The Aikido

The Aikido | What is Aikido | History of Aikido | Principles of Aikido | Aikido Defense Techniques | Aikido Styles | Aikido Dojo Etiquette | Physics Of Forces In Aikido | Aikido Physical Training | Aikido Training the Mind | Concept of Ki in Aikido | Morihei Ueshiba | Interview with Morihei Ueshiba | Memoir of the Master Morihei Ueshiba | List of Aikido Organizations

Aikido is a Japanese martial art developed by Morihei Ueshiba as a synthesis of his martial studies, philosophy, and religious beliefs. Aikido is often translated as “the Way of unifying (with) life energy” or as “the Way of harmonious spirit.” Ueshiba’s goal was to create an art practitioners could use to defend themselves while also protecting their attacker from injury.

Aikido is primarily a grappling art in which attacks are neutralised with various types of throws or joint locks. Aikido techniques are intended to be implemented after first blending with the motion of the attacker, so that the defender may redirect the attacker’s momentum without directly opposing it, thus using minimum effort.

Aikido derives mainly from the martial art of Daito-ryu Aiki-jujutsu, but began to diverge from it in the late 1920s, partly due to Ueshiba’s involvement with the Omoto-kyo religion. Many of Ueshiba’s senior students have different approaches to aikido, depending on when they studied with him.

Today, aikido is found all over the world in a number of styles, with a broad range of interpretation and emphasis. However, they all share techniques learned from Ueshiba and a caring for the well-being of the attacker.

The word “aikido” is formed of three Japanese characters,

  • ai – joining, harmonizing
  • ki – spirit, life energy
  • do – way, path

The term do connects the practice of aikido with the philosophical concept of Tao, which can be found in martial arts such as judo and kendo, and in more peaceful arts such as Japanese calligraphy (shodo) and flower arranging (kado). The term aiki refers to the martial arts principle or tactic of blending with an attacker’s movements for the purpose of controlling their actions with minimal effort.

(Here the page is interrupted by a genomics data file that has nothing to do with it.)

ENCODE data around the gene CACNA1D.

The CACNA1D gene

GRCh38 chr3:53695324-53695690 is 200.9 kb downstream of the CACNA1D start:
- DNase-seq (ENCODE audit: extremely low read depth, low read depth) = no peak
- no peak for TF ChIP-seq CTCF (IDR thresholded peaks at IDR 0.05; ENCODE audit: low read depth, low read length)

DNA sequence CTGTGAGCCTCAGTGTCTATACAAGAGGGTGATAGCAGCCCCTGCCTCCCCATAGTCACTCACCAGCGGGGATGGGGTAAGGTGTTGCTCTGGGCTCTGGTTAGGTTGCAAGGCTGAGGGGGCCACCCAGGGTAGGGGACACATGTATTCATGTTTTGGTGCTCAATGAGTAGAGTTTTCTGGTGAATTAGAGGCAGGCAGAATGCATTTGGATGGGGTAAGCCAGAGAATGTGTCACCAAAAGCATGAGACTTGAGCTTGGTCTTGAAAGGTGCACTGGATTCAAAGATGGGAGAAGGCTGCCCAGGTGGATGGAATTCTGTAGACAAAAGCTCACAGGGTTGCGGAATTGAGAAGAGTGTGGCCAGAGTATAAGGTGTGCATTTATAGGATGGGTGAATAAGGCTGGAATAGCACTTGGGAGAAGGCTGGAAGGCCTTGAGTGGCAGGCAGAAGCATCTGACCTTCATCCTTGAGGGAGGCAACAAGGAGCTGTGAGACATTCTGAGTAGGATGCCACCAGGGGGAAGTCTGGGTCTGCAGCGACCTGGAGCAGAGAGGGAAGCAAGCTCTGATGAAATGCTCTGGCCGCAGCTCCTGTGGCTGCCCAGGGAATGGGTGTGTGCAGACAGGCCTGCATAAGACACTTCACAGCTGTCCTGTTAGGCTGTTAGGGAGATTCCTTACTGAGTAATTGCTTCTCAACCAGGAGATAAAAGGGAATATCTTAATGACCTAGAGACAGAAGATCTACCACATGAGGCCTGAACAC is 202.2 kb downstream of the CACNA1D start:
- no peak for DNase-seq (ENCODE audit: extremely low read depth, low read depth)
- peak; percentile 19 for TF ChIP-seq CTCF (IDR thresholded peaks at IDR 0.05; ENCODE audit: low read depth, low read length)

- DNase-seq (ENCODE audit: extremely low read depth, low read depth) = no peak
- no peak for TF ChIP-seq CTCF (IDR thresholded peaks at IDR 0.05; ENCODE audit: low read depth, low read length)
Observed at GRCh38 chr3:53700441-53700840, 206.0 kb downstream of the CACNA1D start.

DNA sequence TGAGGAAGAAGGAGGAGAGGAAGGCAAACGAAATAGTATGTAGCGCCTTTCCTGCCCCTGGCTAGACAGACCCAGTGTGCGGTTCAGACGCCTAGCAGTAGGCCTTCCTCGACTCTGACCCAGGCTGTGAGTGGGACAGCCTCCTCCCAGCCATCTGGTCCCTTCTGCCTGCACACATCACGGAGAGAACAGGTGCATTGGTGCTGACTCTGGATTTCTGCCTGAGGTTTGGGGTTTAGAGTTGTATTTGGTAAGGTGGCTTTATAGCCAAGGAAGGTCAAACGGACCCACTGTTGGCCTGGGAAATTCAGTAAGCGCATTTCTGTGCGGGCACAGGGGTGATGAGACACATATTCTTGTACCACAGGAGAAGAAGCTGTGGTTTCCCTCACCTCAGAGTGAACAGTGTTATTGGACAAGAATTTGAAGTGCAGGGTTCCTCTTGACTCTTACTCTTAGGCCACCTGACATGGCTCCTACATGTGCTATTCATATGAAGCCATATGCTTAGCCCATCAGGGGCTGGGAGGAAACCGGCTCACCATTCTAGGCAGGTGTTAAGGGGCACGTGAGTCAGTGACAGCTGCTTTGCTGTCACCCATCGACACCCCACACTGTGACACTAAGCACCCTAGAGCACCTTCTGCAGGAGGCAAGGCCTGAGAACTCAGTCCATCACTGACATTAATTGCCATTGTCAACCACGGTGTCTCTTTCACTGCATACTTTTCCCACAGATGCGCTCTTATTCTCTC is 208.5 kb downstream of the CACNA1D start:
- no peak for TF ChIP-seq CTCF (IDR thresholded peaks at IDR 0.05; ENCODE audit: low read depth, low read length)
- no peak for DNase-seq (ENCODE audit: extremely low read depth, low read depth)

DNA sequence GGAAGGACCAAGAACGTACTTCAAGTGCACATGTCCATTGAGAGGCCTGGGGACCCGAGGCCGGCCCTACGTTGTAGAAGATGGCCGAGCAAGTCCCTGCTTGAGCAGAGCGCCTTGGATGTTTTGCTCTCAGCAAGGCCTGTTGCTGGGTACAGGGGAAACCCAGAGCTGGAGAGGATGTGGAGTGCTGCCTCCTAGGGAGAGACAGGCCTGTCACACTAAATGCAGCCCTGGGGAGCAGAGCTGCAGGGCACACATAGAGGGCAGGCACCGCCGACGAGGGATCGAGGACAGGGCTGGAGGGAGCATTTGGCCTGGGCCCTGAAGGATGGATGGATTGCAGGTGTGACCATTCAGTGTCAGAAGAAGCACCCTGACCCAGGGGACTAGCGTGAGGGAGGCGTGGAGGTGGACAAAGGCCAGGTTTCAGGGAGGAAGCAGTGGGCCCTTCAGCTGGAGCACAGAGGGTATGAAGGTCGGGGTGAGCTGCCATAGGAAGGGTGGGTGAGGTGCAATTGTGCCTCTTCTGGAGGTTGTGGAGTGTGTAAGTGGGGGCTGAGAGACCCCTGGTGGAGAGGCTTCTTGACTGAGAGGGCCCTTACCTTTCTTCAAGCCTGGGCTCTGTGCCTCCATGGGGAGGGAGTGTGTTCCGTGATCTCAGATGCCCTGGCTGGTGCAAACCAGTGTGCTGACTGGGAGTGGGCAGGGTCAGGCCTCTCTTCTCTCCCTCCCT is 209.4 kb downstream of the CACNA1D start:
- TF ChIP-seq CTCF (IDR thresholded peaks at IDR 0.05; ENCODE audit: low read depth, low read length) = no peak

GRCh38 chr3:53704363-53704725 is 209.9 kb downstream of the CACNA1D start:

There are many possible translations/interpretations of the meaning of the name. Probably the most common translation is “The Way of Harmony with Spirit”. In an early book, it was translated as “The Way of Chivalrous Spiritual Harmony”.

Aikido was developed by Morihei Ueshiba, he is also known by Aikidoka as o-sensei with the “o” prefix meaning “honorable”, therefore signifying in this case, Honorable Teacher. the major parts of Aikido are derived from Daito-ryu Aiki-j?jutsu a form of Jujutsu with many joint techniques, and kenjutsu ), or Japanese sword technique (some believe the tactics in Aikido are especially influenced by Yagy? Shinkage-ryu). Aikido is also considered to contain a significant spiritual component.

One applies aiki by understanding the rhythm and intent of the attacker to find the optimal position and timing to apply a counter-technique. Historically, aiki was mastered for the purpose of killing; however, in aikido, one seeks to neutralise an aggressor without causing harm.

The founder of aikido declared, “To control aggression without inflicting injury is the Art of Peace.” A number of aikido practitioners interpret aikido metaphorically, seeing parallels between aikido techniques and other methods for conflict resolution.

Aikido practitioners, commonly called aikidoka, generally progress by promotion through a series of “grades” (kyu), followed by a series of “degrees” (dan), pursuant to formal testing procedures. Most aikido organisations use only white and black belts to distinguish rank, but some use various belt colors. Testing requirements vary, so a particular rank in one organization is not always comparable or interchangeable with the rank of another.

The uniform worn for practicing aikido (aikidogi) is similar to the training uniform (keikogi) used in most other modern martial arts; simple trousers and a wraparound jacket, usually white. Both thick (“judo-style”), and thin (“karate-style”) cotton tops are used. Most aikido systems also add a pair of wide pleated black or indigo trousers called a hakama. In many styles its use is reserved for practitioners with black belt ranks, while others allow all practitioners or female practitioners to wear a hakama regardless of rank.